Start-up Capital for your Food Truck – Part 2
When starting up a new mobile food business, one of the first areas most prospective vendors get discouraged by is how they will come up with the money they will need to get their rolling bistros onto the street. We have put together a series of articles that will help you get past this hurdle and better understand what financing you will need, as well as the various avenues you can use to get it.
In our first article we discussed the different types of financing for different stages of your mobile food vending business’ growth and have an idea of how much capital you will need. How does this financing work? In this article we will explain it to you.
Types of Capital
With debt capital, you will be getting a loan that must be paid back over a set period of time, with interest and possibly some additional fees. In this scenario, you maintain full control of your company, but you will also have a loan to pay back when everything is said and done.
Equity capital is funding provided by people or firms who want to own a part of your food truck business and reap some of its rewards once you become a success. What you must ask yourself with this style of capital is, do you want to give away part of your company in exchange for the cash you need to make it happen? Or, do you think you will be able to make the monthly payments towards a loan so you will be able to maintain full control and ownership of your brand?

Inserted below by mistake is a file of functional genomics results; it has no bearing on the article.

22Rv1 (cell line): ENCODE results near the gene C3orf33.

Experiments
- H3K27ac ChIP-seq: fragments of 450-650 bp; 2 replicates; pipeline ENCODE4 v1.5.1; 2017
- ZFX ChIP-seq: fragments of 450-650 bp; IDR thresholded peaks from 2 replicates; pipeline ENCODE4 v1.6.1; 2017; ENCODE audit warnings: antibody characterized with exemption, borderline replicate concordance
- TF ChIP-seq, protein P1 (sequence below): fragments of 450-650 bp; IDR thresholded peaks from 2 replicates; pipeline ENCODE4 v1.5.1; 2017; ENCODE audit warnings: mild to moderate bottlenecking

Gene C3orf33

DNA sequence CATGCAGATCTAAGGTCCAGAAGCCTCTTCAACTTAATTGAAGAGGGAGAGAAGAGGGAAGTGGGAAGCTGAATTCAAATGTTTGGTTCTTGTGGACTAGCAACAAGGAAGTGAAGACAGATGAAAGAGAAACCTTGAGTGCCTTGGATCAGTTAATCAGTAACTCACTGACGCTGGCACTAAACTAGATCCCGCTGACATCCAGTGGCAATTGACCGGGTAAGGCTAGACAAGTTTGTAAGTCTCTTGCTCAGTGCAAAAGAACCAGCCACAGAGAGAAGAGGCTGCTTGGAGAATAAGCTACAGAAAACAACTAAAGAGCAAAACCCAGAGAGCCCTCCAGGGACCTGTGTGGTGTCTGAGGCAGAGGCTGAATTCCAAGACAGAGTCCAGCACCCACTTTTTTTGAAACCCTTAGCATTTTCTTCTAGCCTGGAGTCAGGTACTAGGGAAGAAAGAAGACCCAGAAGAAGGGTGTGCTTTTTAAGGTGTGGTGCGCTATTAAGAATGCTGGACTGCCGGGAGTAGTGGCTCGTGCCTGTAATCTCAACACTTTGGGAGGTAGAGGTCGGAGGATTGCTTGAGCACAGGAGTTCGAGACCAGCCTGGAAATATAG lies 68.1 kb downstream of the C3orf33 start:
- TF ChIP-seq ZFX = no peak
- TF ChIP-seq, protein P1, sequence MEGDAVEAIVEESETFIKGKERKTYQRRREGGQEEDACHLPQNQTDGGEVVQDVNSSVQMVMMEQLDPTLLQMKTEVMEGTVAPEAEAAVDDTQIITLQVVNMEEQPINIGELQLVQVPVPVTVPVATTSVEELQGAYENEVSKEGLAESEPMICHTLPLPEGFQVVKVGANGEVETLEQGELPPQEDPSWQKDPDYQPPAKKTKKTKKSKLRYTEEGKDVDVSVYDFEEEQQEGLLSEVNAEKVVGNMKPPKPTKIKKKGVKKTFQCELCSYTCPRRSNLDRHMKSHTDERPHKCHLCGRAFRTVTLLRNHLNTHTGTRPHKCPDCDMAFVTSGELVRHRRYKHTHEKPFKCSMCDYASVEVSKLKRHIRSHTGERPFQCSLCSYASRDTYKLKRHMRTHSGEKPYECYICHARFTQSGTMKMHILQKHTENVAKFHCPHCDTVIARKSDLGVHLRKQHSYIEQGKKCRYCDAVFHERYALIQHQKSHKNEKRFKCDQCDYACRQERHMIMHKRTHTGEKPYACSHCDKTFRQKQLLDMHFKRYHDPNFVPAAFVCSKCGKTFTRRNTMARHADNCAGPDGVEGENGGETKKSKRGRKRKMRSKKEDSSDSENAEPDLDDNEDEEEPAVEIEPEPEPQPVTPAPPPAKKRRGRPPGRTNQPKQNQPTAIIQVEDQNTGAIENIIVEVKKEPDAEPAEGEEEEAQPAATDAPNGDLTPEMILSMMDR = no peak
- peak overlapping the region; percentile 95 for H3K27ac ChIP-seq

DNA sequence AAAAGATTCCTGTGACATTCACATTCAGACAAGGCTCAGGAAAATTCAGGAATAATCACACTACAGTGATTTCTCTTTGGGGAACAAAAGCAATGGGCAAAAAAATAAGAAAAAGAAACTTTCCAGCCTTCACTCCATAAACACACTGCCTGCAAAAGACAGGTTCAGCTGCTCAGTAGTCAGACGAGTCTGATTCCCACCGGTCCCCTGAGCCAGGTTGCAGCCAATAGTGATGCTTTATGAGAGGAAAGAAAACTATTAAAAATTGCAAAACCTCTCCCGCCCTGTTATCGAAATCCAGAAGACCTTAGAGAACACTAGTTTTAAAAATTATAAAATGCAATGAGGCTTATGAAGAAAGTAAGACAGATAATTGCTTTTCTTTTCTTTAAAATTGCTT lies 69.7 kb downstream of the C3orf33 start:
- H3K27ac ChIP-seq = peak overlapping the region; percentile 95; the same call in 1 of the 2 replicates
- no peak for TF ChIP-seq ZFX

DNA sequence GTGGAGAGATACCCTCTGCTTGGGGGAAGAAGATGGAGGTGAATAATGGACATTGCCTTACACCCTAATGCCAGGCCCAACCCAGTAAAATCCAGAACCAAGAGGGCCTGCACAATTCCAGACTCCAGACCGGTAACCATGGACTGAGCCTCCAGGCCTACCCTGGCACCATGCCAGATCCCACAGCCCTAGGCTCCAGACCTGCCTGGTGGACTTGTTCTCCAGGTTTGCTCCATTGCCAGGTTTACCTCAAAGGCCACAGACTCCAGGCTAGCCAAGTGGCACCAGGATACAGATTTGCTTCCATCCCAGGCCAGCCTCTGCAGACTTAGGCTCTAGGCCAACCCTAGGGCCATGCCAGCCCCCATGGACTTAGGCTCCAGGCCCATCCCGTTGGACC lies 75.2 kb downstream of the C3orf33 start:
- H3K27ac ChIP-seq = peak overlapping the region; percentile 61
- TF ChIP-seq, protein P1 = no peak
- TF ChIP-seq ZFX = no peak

To determine the type of funding you should go after, ask yourself questions like these:
- Could I qualify for debt financing?
- Am I willing to lose my house if the business does go under?
- Will I be able to make the monthly payments to pay off the debt?
- Will the lender give me more money if I need it?
Or, for equity financing:
- Would investors even be interested in my concept?
- Am I really the control freak people say I am?
- Am I okay with someone going through my financial information?
- Am I going to be able to give investors the information they need?
- Am I going to have a problem sharing my hard-earned profits?
Once you’ve mulled over those questions, and are completely confused, remember, you can always make use of more than one funding source. Some of your choices for funding your new food truck or cart include:
- Personal savings
- Borrowing from friends and family
- Getting a loan from a bank
- Getting a loan through the U.S. Small Business Administration
- Getting a partner and using his or her personal funds
- Going through a commercial finance company
- Going the venture-capital route
Please note, you will probably be able to get more money from investors than from a loan, but one of the top reasons culinary geniuses start up a mobile food business as opposed to a brick and mortar establishement is because they do not need as much capital to start up.
Now we’ll wade through the the first two sources for funding, and go over some of the pluses and minuses of each. In future articles we will go into more detail about the other sources listed.
Using Personal Funds